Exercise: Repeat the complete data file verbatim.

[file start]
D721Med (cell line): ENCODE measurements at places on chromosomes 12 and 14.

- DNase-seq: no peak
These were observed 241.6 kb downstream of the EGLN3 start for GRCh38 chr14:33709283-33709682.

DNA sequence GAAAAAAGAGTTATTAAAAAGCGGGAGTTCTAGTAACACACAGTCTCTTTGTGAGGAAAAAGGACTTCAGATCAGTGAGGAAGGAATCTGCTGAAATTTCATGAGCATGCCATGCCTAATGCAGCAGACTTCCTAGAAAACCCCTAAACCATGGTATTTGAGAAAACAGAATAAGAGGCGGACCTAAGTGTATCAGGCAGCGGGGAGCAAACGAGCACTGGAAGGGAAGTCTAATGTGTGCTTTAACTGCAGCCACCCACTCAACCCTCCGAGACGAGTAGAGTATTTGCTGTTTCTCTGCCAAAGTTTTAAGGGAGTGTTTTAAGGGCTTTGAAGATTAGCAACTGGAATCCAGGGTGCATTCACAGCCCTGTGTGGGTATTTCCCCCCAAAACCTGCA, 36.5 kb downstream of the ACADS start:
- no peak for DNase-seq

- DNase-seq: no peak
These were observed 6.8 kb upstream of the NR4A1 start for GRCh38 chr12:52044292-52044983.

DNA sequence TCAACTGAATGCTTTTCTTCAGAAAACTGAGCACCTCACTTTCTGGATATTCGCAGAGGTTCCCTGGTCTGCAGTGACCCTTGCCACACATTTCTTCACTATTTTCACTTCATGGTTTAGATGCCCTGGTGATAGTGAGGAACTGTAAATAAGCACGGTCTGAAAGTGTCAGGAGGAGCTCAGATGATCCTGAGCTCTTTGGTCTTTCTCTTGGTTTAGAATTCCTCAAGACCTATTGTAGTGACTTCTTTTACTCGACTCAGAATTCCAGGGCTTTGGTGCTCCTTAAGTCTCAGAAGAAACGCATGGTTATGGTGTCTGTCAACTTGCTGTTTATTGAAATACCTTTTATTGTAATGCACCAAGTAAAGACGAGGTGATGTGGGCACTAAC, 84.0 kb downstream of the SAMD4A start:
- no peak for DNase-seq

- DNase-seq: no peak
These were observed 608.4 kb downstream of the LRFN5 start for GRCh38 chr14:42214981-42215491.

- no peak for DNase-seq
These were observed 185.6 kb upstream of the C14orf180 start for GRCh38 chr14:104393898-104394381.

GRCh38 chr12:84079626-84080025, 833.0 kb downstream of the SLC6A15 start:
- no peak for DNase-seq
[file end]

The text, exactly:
D721Med (cell line): ENCODE measurements at places on chromosomes 12 and 14.

- DNase-seq: no peak
These were observed 241.6 kb downstream of the EGLN3 start for GRCh38 chr14:33709283-33709682.

DNA sequence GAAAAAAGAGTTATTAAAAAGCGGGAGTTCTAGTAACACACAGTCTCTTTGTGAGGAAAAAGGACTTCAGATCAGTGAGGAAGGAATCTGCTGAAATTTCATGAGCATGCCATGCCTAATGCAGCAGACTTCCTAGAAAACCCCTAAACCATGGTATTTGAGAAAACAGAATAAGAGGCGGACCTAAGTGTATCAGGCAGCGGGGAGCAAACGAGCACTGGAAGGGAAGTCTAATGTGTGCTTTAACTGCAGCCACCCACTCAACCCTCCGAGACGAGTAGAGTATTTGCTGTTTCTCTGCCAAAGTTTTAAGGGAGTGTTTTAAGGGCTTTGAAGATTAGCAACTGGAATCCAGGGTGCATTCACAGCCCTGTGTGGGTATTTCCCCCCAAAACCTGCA, 36.5 kb downstream of the ACADS start:
- no peak for DNase-seq

- DNase-seq: no peak
These were observed 6.8 kb upstream of the NR4A1 start for GRCh38 chr12:52044292-52044983.

DNA sequence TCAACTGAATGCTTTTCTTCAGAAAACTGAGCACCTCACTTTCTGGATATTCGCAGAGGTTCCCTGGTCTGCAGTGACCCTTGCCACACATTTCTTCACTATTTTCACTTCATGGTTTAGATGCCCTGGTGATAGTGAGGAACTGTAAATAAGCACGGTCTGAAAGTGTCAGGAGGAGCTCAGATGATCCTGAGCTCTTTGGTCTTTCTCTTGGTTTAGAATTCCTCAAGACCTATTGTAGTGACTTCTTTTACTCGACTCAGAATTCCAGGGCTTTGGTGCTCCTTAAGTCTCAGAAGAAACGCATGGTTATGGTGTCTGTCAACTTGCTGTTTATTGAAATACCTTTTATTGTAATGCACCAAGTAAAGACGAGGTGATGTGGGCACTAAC, 84.0 kb downstream of the SAMD4A start:
- no peak for DNase-seq

- DNase-seq: no peak
These were observed 608.4 kb downstream of the LRFN5 start for GRCh38 chr14:42214981-42215491.

- no peak for DNase-seq
These were observed 185.6 kb upstream of the C14orf180 start for GRCh38 chr14:104393898-104394381.

GRCh38 chr12:84079626-84080025, 833.0 kb downstream of the SLC6A15 start:
- no peak for DNase-seq